Chewing gum, facial haircuts and brushing teeth with human toothpaste are just some of the bizarre ways owners are trying to stop their dogs having bad breath, according to a study.
Giving dogs snacks that ‘improve’ their breath, handing them fresh mint leaves to chew and keeping the toilet lid closed so stop them drinking the water are other methods used in attempts to neutralise unwanted smells.
The survey of 2,000 dog owners revealed over half believe their dog suffers from bad breath – and yet the same percentage think this whiffy affliction is normal for canines, when it can actually be a symptom of poor dental health.
Only a fifth of those polled would worry about dog breath being a sign of a serious health problem.
However, six in 10 owners admitted to having tried to combat their dog’s bad breath and over half have used a dental chew to do so.
Rodney Zasman, a leading London veterinary surgeon, said: “A lot of dog owners aren’t aware of how important it is to look after their dog’s dental health.
''Bacteria can spread from the teeth and gums causing damage to the kidneys, liver and the heart. Painful and extensive dental surgery and treatment may be needed to cure this.
“It is vital to increase owners’ knowledge of the importance of looking after their dog’s teeth and gums to ensure pets are as healthy and fit as possible.”
While the nation’s dogs have been fed anything from cooked parsley, carrots, apples, mints and breath sprays in a bid to keep them fresh, nearly a third of owners polled didn’t know how often they needed to clean their dog’s teeth.
The survey, commissioned by Lily’s Kitchen pet food via OnePoll.com to coincide with the launch of Woofbrush, their new natural dental chews, found only one in 10 dog owners have ever taken their dog to the vet because of their bad breath.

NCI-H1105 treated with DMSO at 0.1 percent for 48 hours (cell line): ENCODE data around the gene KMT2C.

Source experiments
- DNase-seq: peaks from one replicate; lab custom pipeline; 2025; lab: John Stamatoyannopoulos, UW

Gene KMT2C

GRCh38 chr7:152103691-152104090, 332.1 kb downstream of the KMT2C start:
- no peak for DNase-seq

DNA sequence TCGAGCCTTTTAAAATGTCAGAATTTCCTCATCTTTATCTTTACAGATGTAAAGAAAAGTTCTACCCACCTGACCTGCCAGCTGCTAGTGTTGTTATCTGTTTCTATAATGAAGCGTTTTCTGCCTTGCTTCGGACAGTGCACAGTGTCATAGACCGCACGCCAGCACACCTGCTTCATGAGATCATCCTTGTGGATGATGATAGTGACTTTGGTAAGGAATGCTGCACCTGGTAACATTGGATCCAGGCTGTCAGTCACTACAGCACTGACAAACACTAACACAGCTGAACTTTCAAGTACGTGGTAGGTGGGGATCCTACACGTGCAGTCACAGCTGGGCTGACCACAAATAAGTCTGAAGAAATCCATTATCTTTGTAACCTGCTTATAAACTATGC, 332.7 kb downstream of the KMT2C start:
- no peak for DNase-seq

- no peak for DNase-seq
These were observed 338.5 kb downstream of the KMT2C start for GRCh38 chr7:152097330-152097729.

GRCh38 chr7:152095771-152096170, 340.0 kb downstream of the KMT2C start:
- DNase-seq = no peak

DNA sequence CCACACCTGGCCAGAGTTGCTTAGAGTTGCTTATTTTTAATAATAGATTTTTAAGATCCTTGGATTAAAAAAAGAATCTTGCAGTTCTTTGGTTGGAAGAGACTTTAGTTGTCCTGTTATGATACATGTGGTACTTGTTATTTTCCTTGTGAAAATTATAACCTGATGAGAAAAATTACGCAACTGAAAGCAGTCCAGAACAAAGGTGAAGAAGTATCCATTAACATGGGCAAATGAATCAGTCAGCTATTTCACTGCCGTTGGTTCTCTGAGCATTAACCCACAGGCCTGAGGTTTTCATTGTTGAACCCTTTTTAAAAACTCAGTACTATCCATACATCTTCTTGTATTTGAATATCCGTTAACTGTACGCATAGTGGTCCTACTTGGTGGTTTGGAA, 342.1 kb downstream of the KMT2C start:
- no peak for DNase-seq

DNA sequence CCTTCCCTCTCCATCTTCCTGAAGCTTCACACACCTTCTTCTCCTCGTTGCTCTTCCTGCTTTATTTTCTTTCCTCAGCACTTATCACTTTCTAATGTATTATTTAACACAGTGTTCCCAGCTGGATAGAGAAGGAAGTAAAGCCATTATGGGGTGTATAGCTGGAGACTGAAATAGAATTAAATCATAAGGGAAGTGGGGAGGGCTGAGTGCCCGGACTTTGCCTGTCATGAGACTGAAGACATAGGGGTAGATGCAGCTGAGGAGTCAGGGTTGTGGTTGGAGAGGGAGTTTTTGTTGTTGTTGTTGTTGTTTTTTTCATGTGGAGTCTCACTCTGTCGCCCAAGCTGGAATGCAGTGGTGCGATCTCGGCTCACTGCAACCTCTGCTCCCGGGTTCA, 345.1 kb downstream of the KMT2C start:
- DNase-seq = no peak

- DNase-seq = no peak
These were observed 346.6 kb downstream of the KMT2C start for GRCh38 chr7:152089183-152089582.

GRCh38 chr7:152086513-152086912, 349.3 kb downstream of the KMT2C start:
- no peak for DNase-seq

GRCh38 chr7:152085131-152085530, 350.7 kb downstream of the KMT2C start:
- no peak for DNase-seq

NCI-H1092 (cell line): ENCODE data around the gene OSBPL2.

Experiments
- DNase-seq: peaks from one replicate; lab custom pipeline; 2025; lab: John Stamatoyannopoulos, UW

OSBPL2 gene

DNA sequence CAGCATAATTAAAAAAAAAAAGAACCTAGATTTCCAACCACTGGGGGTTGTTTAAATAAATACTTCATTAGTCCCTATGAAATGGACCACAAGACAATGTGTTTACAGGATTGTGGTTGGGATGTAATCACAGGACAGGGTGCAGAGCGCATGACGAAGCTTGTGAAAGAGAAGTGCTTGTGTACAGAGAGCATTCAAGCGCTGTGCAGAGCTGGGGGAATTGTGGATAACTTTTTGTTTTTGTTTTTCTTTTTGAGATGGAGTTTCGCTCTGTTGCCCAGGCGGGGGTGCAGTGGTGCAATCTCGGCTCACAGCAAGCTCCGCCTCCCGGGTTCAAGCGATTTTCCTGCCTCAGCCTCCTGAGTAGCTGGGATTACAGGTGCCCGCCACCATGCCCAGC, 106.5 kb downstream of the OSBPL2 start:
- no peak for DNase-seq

More owners thought the bad breath of dogs is associated with what their dog has eaten rather than a sign of poor dental hygiene.
Whilst many are familiar with the term ‘bed breath,’ dog owners said their pet’s breath is equally as bad in the evening as it is in the morning, showing that it is an ongoing issue, and therefore requires similar daily care.
Although dogs are often held to be man’s best friend, three in 10 owners admitted to avoiding going near their canine companion because of smell coming from their mouth.
A more confident 40 per cent however will let their dog lick their face regardless of how they smell.
The survey results revealed dog owners have spent on average less than £100 on their dog’s dental hygiene since having them, indicating owners are underestimating the importance of dental health compared to other areas of physical condition.
And they are not making the connection between poor dental health and the implications it can have on their dog’s overall health.
Under half of those dog owners who were polled said they take their dog for an annual dental inspection.
Those owners who do care about their canine’s teeth tended to believe dental chews are an effective solution, with six in 10 using them to combat their dog’s breath.
Commenting on the survey findings, Henrietta Morrison of Lily’s Kitchen, said: “Keeping your dog’s teeth in really good condition is part and parcel of being a responsible pet owner.
''The best time to get your pet used to you brushing their teeth is from when they are puppies.
“Dental disease is so avoidable and when it does happen it can be devastating for the entire health of your pet as bacteria from teeth spreads throughout the immune system, not to mention the added impact of terrible doggy breath.
“As with so many pet products, it’s very hard to work out what’s best for your pet.
''Almost all pet dental chews are made with nasty ingredients including sugar and chemicals.''
TOP 20 WAYS OWNERS ARE COMBATTING DOG BREATH
- Feeding a dental chew
- Brushing their teeth with a special dog toothbrush and paste
- Giving them snacks/treats that 'brush' their teeth/improve their breath
- Giving them a rawhide bone to chew
- Feeding them carrots
- Giving them extra chew toys to remove plaque from teeth
- Taking them to a vet
- Brushing their teeth with a human toothbrush and paste
- Feeding them apples
- Giving them mints
- Mixing fresh mint into their food
- Feed a diet with no added sugar
- Giving them fresh mint leaves to chew
- Keeping the toilet lid closed to keep them out of it
- Cutting down on their meat intake
- Giving them a facial haircut
- Taking them to a dog-dentist
- Feeding them cooked parsley
- Using breath sprays
- Giving them chewing gum
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